Does big business treat workers like “cash cows”? Jeremy Corbyn thinks so

Big banks should “serve the economy not just themselves”, he said

It was the “extractive” banking industry, not the government, which drove the economy to “the point of collapse” during the global recession, according to Jeremy Corbyn.

Speaking at the British Chambers of Commerce conference today, the Labour leader said big business has been treating its workers as “cash cows”.

He called for a “genuinely mixed economy” with ordinary people, such as technicians, entrepreneurs, designers and shop-floor workers, “in the driving seat”.

“What Labour now stands for is far more than stopping the damage being done by this government and its threat to our long-term economic future,” Corbyn said.

“We want to see a break with the failed economic orthodoxy that has gripped the establishment in this country for a generation.

“We will put public investment in science, technology and the green industries of the future front and centre stage. Only by driving up the rate of investment will we achieve the higher productivity we need for rising living standards for all.”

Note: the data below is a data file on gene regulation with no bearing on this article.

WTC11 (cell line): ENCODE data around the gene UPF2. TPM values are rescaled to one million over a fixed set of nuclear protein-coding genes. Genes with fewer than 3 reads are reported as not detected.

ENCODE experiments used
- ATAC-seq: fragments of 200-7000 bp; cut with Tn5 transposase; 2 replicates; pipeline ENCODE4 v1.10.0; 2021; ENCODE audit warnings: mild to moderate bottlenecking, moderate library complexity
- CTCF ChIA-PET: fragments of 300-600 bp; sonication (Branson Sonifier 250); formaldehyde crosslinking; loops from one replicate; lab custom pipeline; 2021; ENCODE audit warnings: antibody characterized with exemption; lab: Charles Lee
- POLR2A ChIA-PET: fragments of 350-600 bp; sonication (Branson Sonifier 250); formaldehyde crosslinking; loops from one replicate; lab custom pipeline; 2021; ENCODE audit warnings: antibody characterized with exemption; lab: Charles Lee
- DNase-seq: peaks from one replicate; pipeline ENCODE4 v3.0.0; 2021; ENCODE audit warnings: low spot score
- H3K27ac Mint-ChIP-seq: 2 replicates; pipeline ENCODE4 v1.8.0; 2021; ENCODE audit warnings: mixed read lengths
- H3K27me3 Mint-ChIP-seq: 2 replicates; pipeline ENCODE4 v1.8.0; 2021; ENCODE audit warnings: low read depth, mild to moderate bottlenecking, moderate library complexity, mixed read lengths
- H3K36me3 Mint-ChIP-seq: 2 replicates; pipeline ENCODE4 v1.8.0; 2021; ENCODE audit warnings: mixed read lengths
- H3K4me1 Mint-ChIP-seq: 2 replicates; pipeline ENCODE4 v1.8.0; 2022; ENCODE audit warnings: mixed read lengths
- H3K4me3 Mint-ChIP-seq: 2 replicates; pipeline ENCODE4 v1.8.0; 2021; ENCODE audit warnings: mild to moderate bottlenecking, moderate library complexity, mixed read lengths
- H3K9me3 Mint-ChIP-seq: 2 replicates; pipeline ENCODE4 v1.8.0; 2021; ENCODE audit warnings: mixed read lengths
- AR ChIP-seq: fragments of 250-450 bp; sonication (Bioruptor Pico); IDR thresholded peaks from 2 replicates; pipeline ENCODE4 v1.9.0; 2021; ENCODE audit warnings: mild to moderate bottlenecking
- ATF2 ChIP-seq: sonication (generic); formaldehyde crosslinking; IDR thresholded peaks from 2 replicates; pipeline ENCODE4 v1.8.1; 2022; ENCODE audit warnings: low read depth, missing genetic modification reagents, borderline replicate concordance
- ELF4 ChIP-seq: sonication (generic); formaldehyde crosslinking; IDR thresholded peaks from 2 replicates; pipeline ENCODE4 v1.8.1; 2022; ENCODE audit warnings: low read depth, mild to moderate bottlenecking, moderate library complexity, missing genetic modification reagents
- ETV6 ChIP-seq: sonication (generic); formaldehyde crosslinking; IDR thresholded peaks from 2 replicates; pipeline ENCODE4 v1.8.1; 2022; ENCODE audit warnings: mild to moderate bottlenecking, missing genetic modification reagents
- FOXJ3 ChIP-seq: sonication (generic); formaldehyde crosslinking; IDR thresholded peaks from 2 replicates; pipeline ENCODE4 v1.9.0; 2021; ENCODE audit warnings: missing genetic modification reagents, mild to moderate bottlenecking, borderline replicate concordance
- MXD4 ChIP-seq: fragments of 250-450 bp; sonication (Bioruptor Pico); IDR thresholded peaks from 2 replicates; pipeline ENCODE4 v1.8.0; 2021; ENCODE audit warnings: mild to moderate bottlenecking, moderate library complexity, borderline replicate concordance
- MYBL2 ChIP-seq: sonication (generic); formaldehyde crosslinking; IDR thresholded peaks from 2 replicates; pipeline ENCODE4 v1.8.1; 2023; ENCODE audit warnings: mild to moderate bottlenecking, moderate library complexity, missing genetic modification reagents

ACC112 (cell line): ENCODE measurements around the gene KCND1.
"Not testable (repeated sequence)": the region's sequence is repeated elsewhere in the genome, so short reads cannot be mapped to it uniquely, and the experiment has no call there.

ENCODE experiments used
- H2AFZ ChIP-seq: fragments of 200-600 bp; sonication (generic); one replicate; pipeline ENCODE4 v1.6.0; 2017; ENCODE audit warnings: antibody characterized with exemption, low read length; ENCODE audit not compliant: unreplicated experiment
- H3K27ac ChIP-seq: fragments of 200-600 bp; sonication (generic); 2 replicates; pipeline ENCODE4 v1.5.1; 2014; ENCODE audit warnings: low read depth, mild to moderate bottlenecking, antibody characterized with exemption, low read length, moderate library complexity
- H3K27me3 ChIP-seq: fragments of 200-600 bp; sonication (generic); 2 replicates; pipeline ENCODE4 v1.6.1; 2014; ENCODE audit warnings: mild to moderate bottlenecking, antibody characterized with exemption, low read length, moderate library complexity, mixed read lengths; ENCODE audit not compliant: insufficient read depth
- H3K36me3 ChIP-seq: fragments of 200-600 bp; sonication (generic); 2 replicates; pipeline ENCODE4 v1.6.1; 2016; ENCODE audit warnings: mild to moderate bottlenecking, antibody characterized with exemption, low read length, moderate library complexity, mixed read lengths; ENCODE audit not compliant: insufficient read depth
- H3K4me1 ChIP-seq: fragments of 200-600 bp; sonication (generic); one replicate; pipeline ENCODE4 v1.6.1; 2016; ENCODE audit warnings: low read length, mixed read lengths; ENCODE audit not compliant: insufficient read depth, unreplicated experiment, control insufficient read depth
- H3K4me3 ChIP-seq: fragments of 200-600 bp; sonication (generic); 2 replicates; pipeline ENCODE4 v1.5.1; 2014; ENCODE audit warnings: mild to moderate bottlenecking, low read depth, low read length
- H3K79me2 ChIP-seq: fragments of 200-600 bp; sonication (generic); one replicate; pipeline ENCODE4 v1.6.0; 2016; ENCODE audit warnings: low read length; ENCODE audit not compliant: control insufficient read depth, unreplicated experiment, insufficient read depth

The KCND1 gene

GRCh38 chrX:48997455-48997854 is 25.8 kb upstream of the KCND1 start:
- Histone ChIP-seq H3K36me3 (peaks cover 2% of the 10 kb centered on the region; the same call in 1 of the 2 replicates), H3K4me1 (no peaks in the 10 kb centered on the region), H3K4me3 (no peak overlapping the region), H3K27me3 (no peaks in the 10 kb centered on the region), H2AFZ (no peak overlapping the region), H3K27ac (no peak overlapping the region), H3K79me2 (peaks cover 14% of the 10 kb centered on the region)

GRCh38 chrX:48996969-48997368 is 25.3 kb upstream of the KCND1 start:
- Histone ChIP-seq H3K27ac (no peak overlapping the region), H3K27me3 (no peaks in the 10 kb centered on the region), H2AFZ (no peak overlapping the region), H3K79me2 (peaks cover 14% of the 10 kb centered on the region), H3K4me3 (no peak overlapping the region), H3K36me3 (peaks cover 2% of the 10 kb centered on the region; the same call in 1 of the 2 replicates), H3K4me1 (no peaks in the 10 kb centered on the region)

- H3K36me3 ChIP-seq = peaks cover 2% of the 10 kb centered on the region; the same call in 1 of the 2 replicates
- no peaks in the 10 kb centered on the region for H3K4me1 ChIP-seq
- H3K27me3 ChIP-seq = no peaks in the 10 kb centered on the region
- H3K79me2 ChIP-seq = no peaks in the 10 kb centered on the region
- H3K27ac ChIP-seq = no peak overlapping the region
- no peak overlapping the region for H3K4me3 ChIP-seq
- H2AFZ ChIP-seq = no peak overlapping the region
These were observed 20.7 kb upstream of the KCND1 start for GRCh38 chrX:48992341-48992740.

Describing the current state of the economy as “a house built on sand” he said Chancellor George Osborne was wrong to cut back government.

“It wasn’t government that was the problem in 2007 and 2008, when the banking sector nearly drove the entire economy to the point of collapse,” he said.

“The New Labour approach was to opt for ‘light touch regulation’ of finance – and then sit back and collect the tax revenues.

“But you cannot base a decent social policy on an unsustainable economic policy. And we cannot outsource economic policy to the City of London. That has not served our economy well, and it has not served business well.

“The banking sector has to be reformed. Finance must support the economy, not be an end in itself, and certainly not an extractive industry that looks at consumers, entrepreneurs and small businesses as a cash cow.”

Corbyn also called for better small business support and banking reform to drive better supply chains as a long-term investment in the UK.

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